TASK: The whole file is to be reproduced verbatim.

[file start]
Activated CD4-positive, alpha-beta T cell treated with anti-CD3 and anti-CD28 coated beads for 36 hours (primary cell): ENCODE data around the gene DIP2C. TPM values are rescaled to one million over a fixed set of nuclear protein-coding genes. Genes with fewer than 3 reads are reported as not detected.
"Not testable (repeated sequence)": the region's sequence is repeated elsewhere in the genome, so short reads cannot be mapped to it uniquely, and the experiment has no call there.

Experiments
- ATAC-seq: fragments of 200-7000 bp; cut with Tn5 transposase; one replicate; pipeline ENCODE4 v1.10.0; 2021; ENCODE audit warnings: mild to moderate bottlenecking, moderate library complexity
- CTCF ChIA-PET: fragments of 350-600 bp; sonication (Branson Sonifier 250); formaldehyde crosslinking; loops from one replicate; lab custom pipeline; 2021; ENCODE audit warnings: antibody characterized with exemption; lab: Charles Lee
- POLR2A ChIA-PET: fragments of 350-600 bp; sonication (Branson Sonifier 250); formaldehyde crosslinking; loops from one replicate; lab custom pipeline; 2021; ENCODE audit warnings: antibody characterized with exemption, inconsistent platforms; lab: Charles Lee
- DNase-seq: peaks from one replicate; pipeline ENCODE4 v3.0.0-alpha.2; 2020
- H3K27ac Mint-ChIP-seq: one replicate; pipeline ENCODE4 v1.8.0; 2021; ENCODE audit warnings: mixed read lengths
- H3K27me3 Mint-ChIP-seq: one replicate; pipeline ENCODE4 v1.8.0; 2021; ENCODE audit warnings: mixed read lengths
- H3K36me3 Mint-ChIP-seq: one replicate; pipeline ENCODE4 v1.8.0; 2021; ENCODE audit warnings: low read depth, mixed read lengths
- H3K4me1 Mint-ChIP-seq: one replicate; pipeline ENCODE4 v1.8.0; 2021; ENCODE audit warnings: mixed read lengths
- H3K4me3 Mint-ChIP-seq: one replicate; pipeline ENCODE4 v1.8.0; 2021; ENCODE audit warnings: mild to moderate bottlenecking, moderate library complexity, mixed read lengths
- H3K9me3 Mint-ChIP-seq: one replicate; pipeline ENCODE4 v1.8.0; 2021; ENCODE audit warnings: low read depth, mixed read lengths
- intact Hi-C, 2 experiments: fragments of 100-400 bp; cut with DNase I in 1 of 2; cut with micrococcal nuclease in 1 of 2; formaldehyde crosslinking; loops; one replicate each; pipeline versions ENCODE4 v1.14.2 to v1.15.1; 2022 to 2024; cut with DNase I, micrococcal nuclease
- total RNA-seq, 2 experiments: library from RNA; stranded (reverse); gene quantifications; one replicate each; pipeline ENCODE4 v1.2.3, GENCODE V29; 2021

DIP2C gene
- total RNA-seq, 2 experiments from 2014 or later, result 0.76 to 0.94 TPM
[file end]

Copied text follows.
Activated CD4-positive, alpha-beta T cell treated with anti-CD3 and anti-CD28 coated beads for 36 hours (primary cell): ENCODE data around the gene DIP2C. TPM values are rescaled to one million over a fixed set of nuclear protein-coding genes. Genes with fewer than 3 reads are reported as not detected.
"Not testable (repeated sequence)": the region's sequence is repeated elsewhere in the genome, so short reads cannot be mapped to it uniquely, and the experiment has no call there.

Experiments
- ATAC-seq: fragments of 200-7000 bp; cut with Tn5 transposase; one replicate; pipeline ENCODE4 v1.10.0; 2021; ENCODE audit warnings: mild to moderate bottlenecking, moderate library complexity
- CTCF ChIA-PET: fragments of 350-600 bp; sonication (Branson Sonifier 250); formaldehyde crosslinking; loops from one replicate; lab custom pipeline; 2021; ENCODE audit warnings: antibody characterized with exemption; lab: Charles Lee
- POLR2A ChIA-PET: fragments of 350-600 bp; sonication (Branson Sonifier 250); formaldehyde crosslinking; loops from one replicate; lab custom pipeline; 2021; ENCODE audit warnings: antibody characterized with exemption, inconsistent platforms; lab: Charles Lee
- DNase-seq: peaks from one replicate; pipeline ENCODE4 v3.0.0-alpha.2; 2020
- H3K27ac Mint-ChIP-seq: one replicate; pipeline ENCODE4 v1.8.0; 2021; ENCODE audit warnings: mixed read lengths
- H3K27me3 Mint-ChIP-seq: one replicate; pipeline ENCODE4 v1.8.0; 2021; ENCODE audit warnings: mixed read lengths
- H3K36me3 Mint-ChIP-seq: one replicate; pipeline ENCODE4 v1.8.0; 2021; ENCODE audit warnings: low read depth, mixed read lengths
- H3K4me1 Mint-ChIP-seq: one replicate; pipeline ENCODE4 v1.8.0; 2021; ENCODE audit warnings: mixed read lengths
- H3K4me3 Mint-ChIP-seq: one replicate; pipeline ENCODE4 v1.8.0; 2021; ENCODE audit warnings: mild to moderate bottlenecking, moderate library complexity, mixed read lengths
- H3K9me3 Mint-ChIP-seq: one replicate; pipeline ENCODE4 v1.8.0; 2021; ENCODE audit warnings: low read depth, mixed read lengths
- intact Hi-C, 2 experiments: fragments of 100-400 bp; cut with DNase I in 1 of 2; cut with micrococcal nuclease in 1 of 2; formaldehyde crosslinking; loops; one replicate each; pipeline versions ENCODE4 v1.14.2 to v1.15.1; 2022 to 2024; cut with DNase I, micrococcal nuclease
- total RNA-seq, 2 experiments: library from RNA; stranded (reverse); gene quantifications; one replicate each; pipeline ENCODE4 v1.2.3, GENCODE V29; 2021

DIP2C gene
- total RNA-seq, 2 experiments from 2014 or later, result 0.76 to 0.94 TPM